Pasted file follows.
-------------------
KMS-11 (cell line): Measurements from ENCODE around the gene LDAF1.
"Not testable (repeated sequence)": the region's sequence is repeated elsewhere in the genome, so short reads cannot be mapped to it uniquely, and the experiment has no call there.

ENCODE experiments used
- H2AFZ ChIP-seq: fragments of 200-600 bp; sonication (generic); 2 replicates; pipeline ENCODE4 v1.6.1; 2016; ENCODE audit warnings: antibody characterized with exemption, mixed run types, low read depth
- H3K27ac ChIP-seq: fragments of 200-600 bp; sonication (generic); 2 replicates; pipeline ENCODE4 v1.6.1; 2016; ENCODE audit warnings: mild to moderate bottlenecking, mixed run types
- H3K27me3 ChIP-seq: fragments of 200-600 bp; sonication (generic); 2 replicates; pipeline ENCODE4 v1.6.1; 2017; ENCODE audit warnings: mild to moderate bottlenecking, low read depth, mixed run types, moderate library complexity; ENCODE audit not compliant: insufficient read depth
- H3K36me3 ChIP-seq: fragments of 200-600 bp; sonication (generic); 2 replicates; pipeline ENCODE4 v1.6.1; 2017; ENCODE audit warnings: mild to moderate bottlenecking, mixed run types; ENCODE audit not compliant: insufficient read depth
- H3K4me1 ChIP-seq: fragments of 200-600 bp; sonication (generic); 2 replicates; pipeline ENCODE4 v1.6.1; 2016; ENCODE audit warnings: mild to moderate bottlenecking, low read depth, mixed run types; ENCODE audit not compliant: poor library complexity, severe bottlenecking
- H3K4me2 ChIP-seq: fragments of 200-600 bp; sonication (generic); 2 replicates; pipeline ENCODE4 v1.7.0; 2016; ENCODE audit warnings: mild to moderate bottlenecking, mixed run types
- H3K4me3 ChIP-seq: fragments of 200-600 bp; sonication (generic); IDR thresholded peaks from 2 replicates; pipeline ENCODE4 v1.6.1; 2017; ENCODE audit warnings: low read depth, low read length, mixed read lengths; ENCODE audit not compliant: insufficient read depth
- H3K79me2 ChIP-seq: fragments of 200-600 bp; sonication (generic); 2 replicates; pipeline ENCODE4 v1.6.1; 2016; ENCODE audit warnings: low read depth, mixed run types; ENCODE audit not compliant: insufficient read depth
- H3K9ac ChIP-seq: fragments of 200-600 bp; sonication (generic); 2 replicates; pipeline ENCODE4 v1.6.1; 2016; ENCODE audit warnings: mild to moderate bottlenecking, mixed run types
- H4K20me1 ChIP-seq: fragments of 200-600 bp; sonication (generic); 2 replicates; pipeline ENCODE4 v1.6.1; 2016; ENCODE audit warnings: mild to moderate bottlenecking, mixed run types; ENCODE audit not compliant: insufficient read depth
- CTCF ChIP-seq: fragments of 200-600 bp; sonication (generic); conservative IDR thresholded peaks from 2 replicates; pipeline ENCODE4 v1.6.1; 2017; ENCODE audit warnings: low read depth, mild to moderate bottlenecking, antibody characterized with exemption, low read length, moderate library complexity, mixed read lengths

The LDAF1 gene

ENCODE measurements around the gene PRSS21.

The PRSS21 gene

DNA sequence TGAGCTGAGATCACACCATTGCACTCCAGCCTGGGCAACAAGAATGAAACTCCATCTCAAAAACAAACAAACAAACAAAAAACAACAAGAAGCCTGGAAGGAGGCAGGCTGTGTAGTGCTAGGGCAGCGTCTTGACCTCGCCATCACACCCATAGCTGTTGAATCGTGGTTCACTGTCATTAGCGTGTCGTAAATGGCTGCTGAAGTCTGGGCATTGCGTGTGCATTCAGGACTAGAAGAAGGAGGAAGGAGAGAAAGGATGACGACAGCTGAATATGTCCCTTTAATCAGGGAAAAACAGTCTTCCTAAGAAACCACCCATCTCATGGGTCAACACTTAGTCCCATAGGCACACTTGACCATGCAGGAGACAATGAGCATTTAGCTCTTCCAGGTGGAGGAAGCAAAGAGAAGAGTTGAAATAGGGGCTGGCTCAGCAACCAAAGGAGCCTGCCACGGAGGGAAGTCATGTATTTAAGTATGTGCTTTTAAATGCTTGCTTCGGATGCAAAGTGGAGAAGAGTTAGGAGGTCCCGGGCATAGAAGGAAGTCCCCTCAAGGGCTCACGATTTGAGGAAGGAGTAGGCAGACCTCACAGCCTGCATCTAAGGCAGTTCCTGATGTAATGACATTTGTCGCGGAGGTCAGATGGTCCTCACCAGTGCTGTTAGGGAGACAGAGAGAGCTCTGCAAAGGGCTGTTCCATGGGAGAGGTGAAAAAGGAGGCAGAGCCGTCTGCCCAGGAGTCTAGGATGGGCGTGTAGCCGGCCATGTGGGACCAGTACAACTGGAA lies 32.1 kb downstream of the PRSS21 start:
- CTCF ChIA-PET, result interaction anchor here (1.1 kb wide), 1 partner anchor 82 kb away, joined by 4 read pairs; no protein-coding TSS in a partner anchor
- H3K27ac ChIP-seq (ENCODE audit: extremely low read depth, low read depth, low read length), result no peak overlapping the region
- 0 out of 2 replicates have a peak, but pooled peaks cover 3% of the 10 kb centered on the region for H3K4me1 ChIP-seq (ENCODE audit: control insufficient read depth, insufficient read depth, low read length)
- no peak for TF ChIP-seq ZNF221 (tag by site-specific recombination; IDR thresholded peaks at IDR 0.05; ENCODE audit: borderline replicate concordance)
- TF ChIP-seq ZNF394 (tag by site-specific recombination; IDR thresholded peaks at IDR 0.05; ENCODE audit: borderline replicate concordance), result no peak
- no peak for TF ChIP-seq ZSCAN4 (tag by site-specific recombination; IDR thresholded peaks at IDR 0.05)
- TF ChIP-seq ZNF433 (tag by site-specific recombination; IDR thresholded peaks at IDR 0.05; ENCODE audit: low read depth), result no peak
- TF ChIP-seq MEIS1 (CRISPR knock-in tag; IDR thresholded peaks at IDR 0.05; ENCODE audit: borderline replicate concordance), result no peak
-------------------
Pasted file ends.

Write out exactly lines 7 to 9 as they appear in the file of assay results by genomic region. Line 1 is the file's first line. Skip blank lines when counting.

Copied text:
- H3K36me3 ChIP-seq: fragments of 200-600 bp; sonication (generic); 2 replicates; pipeline ENCODE4 v1.6.1; 2017; ENCODE audit warnings: mild to moderate bottlenecking, mixed run types; ENCODE audit not compliant: insufficient read depth
- H3K4me1 ChIP-seq: fragments of 200-600 bp; sonication (generic); 2 replicates; pipeline ENCODE4 v1.6.1; 2016; ENCODE audit warnings: mild to moderate bottlenecking, low read depth, mixed run types; ENCODE audit not compliant: poor library complexity, severe bottlenecking
- H3K4me2 ChIP-seq: fragments of 200-600 bp; sonication (generic); 2 replicates; pipeline ENCODE4 v1.7.0; 2016; ENCODE audit warnings: mild to moderate bottlenecking, mixed run types